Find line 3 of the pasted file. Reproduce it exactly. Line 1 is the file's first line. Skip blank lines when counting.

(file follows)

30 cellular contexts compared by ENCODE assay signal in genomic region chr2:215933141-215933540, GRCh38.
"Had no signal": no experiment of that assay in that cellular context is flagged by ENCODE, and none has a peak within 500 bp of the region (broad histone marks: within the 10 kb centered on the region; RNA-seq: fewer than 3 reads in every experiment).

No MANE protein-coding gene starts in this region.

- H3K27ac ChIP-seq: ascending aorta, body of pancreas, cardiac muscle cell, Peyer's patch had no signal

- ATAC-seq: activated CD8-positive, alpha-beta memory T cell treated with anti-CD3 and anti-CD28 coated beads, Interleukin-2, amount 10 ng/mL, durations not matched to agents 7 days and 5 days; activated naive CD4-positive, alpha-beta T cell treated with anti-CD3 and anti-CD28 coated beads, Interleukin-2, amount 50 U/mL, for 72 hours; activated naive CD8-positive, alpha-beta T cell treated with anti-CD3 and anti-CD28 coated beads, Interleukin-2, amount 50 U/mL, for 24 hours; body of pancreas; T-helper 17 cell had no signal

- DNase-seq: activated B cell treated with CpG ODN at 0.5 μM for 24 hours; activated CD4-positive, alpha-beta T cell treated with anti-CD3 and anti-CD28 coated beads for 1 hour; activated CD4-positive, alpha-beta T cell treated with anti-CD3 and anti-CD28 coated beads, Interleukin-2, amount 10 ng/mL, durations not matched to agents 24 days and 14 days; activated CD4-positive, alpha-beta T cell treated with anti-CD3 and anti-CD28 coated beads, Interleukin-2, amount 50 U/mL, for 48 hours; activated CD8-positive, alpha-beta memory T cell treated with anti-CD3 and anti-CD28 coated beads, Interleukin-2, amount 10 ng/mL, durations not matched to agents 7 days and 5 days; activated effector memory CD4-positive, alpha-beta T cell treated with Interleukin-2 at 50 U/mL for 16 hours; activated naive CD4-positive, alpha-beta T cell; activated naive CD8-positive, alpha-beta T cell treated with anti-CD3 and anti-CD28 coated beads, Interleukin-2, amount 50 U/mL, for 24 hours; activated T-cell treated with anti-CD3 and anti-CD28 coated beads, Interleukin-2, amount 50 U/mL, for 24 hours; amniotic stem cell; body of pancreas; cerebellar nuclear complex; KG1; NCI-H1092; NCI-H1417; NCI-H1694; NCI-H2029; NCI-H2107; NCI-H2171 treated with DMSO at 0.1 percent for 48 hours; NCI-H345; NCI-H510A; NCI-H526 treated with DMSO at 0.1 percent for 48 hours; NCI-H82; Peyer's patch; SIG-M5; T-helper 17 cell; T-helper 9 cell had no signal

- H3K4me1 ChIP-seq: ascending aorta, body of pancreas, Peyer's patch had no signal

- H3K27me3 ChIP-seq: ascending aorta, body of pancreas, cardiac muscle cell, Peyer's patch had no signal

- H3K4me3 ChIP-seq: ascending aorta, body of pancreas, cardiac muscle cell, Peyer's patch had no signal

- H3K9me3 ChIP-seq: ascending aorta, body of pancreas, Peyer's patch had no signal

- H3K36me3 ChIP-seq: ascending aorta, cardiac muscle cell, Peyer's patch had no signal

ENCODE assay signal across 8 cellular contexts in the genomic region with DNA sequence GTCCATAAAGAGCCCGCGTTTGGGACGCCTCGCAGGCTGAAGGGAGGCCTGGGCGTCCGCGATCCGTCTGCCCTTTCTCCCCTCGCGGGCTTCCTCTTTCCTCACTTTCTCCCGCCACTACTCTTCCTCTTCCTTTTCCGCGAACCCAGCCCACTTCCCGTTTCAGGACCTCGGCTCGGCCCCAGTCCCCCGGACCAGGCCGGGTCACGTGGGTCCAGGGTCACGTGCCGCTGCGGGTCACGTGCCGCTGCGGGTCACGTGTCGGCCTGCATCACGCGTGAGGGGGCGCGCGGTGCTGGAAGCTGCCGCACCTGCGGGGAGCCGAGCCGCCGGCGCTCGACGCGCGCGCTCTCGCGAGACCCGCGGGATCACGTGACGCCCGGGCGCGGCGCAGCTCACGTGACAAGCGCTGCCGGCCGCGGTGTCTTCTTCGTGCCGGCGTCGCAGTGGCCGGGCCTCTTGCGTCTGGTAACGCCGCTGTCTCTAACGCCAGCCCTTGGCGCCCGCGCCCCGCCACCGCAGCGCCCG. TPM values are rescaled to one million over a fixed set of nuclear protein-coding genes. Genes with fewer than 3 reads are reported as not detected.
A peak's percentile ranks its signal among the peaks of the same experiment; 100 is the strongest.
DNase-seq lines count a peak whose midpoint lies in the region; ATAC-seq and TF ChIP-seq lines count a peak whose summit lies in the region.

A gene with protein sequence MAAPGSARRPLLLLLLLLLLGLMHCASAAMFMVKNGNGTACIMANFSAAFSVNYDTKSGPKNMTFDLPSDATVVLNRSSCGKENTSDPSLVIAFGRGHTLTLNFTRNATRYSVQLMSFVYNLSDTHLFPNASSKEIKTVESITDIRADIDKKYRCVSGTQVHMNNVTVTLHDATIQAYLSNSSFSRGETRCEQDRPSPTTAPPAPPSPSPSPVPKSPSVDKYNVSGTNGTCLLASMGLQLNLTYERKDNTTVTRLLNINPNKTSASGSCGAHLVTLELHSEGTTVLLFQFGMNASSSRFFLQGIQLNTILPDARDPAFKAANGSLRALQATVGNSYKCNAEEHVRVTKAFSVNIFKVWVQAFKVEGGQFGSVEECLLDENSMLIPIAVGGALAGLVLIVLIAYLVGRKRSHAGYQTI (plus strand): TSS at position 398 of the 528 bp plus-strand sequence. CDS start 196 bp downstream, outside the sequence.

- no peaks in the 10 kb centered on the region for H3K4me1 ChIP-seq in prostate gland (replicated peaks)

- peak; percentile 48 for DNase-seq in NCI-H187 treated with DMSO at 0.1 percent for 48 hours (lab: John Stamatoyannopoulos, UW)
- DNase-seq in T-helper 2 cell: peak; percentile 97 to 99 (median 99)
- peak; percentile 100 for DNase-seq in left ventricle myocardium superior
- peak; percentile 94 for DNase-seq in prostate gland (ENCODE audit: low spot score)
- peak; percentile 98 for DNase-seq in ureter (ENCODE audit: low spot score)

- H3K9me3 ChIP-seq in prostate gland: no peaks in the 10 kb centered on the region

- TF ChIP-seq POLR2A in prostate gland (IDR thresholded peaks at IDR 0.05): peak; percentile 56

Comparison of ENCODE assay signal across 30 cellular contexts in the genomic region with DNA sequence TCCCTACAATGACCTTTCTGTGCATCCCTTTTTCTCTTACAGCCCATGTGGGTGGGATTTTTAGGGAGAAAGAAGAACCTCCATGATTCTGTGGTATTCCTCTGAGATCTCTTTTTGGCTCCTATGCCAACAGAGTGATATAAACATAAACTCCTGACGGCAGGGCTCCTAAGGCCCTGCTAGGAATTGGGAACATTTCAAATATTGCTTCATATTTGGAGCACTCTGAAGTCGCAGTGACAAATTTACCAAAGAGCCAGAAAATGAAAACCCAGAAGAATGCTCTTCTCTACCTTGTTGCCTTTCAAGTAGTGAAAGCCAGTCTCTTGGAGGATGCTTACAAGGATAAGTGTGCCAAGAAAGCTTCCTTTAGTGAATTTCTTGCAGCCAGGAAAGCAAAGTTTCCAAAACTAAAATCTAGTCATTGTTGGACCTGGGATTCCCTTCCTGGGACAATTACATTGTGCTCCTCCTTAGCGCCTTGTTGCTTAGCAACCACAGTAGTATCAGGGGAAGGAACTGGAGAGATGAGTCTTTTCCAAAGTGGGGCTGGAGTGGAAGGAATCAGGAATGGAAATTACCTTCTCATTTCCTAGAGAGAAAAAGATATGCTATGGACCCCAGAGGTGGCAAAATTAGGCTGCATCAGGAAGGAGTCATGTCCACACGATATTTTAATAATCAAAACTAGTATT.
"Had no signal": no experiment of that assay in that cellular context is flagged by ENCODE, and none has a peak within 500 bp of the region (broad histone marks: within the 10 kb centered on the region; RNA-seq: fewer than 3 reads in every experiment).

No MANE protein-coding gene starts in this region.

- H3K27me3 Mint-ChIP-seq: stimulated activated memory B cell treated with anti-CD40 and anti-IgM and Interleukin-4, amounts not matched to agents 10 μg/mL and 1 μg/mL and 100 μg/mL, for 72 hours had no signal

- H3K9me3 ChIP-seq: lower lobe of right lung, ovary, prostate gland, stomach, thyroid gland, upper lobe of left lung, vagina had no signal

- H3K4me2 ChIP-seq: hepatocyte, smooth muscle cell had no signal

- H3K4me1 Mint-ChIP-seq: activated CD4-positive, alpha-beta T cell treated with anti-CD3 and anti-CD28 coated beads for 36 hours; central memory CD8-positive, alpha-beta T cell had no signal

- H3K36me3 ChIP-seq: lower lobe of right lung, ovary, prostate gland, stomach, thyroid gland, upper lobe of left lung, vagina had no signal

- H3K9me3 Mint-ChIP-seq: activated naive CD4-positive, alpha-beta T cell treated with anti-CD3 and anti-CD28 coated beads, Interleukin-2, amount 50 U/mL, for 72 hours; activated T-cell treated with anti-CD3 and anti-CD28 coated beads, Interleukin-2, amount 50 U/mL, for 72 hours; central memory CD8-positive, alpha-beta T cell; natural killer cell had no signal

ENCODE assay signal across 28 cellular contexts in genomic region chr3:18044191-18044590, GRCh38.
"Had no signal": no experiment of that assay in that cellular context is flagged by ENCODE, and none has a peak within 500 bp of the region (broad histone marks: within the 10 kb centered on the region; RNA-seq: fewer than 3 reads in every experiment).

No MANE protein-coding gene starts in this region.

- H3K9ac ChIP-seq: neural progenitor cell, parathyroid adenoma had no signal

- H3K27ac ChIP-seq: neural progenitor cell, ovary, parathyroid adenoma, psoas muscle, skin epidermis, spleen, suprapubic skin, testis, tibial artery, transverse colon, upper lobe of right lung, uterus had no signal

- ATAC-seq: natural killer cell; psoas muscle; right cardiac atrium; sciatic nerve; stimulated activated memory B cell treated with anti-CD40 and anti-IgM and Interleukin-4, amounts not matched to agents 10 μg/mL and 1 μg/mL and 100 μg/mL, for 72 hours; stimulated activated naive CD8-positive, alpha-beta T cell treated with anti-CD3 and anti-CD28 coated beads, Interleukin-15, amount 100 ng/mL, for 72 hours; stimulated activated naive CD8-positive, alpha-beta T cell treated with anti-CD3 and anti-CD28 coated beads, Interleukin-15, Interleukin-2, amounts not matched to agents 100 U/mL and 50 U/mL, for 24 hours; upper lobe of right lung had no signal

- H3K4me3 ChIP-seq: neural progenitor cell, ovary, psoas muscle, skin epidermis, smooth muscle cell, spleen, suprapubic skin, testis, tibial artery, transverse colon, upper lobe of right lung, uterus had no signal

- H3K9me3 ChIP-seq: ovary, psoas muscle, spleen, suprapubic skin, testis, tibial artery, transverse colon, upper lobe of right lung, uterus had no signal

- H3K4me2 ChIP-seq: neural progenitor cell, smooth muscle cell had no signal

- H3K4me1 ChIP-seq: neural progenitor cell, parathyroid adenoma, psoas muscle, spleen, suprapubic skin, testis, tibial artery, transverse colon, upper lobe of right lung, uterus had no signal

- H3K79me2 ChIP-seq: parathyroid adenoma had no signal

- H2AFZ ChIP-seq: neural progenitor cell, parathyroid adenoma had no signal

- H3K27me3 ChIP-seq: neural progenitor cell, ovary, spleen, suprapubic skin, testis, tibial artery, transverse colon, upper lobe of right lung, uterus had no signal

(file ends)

No MANE protein-coding gene starts in this region.